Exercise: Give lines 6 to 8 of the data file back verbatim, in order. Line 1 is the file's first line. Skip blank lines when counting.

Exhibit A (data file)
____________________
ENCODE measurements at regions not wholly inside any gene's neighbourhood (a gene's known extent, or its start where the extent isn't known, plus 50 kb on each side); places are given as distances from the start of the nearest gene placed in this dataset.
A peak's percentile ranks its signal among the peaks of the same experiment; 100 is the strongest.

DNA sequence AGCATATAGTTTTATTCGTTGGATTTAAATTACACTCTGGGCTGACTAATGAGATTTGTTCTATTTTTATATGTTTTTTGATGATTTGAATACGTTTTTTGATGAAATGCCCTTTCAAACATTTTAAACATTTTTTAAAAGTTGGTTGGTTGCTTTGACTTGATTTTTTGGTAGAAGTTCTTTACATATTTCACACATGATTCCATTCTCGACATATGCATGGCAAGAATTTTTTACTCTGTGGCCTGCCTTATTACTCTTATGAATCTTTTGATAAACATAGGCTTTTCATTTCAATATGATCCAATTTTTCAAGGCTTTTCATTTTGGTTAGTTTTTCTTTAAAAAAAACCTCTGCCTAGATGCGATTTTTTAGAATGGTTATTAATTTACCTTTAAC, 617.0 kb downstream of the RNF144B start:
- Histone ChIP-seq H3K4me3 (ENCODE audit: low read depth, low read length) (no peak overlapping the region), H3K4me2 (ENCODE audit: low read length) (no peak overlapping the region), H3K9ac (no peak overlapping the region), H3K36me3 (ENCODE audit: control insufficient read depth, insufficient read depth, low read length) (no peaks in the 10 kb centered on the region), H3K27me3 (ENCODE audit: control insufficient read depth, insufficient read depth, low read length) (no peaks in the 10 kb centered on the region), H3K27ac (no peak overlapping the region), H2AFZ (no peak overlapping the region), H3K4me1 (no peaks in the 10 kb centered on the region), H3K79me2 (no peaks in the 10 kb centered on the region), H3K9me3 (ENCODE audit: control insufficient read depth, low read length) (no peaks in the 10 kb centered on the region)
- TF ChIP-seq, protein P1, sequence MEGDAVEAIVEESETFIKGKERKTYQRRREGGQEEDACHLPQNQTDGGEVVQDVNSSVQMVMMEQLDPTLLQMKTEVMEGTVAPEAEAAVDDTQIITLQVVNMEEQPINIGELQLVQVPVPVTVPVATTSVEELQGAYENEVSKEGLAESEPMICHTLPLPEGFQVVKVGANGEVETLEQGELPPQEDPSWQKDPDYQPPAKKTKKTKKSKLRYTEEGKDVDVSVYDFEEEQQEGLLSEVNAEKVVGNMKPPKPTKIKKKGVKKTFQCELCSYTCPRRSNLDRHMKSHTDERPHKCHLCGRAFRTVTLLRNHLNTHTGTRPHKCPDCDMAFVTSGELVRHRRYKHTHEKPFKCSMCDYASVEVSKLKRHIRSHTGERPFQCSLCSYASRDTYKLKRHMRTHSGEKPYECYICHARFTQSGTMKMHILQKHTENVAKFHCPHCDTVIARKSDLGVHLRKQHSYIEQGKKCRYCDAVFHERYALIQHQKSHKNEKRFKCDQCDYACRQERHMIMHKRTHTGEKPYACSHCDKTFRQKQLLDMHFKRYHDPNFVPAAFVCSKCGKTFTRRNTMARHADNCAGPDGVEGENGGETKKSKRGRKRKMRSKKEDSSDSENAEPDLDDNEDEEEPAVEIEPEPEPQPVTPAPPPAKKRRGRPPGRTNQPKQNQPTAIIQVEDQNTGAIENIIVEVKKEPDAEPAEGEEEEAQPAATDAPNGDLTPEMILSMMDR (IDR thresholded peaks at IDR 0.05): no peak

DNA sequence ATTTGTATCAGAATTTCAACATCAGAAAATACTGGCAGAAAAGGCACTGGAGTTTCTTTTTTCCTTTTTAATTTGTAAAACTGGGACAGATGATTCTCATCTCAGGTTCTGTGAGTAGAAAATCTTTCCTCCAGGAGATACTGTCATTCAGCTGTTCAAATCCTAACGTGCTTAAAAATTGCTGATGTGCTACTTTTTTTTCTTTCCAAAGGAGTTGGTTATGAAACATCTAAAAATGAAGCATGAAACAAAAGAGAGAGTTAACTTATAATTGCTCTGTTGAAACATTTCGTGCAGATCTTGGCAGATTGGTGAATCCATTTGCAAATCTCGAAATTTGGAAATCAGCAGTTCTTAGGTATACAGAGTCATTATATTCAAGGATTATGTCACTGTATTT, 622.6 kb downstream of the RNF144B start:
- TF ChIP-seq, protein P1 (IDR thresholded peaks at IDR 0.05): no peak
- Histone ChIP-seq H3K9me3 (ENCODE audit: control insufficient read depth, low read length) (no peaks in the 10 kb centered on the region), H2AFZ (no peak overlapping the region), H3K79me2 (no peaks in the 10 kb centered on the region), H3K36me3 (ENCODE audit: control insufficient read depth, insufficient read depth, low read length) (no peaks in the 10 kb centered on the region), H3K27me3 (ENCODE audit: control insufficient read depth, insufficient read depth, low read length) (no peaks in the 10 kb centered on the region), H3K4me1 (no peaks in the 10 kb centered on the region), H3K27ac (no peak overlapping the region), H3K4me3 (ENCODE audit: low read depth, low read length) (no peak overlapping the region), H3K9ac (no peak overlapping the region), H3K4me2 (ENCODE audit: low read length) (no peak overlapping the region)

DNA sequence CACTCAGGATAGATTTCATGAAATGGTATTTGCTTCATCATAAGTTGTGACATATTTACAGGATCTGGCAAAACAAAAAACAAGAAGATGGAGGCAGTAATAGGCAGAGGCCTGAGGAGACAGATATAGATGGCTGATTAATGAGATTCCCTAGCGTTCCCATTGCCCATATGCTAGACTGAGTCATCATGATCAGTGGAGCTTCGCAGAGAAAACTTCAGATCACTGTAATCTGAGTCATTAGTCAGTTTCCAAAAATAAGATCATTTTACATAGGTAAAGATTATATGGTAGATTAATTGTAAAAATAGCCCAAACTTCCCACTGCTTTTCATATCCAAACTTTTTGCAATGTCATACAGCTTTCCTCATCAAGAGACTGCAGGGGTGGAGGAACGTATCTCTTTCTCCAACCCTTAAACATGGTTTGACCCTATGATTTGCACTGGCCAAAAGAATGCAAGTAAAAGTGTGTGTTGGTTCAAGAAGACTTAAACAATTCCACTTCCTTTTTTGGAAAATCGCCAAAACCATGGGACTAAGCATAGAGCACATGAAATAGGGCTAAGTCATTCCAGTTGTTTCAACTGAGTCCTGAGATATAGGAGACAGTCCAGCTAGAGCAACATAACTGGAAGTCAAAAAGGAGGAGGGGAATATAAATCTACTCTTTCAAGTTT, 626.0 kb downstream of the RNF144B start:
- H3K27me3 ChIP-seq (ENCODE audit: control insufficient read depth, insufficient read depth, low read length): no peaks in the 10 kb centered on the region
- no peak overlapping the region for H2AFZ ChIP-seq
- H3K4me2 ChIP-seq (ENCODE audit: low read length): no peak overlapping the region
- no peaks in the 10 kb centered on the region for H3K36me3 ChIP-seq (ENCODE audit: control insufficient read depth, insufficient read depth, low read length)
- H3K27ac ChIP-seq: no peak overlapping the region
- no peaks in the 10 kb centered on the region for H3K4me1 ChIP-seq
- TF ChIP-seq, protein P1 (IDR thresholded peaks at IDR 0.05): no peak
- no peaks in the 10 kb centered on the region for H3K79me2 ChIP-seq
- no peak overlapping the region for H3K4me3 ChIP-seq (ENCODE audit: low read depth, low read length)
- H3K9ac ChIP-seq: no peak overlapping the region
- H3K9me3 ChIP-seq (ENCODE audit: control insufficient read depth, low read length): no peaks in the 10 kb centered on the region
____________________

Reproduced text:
DNA sequence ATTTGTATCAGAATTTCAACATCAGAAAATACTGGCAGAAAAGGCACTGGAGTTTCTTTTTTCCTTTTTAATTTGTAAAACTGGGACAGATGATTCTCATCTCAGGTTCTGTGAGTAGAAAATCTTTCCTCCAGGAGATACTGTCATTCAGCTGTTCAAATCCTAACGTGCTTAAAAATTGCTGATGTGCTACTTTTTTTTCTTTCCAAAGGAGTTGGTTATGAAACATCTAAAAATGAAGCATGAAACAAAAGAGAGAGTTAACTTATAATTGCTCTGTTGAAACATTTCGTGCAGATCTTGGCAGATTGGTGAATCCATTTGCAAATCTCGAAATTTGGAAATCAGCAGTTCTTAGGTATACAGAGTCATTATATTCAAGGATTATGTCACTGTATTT, 622.6 kb downstream of the RNF144B start:
- TF ChIP-seq, protein P1 (IDR thresholded peaks at IDR 0.05): no peak
- Histone ChIP-seq H3K9me3 (ENCODE audit: control insufficient read depth, low read length) (no peaks in the 10 kb centered on the region), H2AFZ (no peak overlapping the region), H3K79me2 (no peaks in the 10 kb centered on the region), H3K36me3 (ENCODE audit: control insufficient read depth, insufficient read depth, low read length) (no peaks in the 10 kb centered on the region), H3K27me3 (ENCODE audit: control insufficient read depth, insufficient read depth, low read length) (no peaks in the 10 kb centered on the region), H3K4me1 (no peaks in the 10 kb centered on the region), H3K27ac (no peak overlapping the region), H3K4me3 (ENCODE audit: low read depth, low read length) (no peak overlapping the region), H3K9ac (no peak overlapping the region), H3K4me2 (ENCODE audit: low read length) (no peak overlapping the region)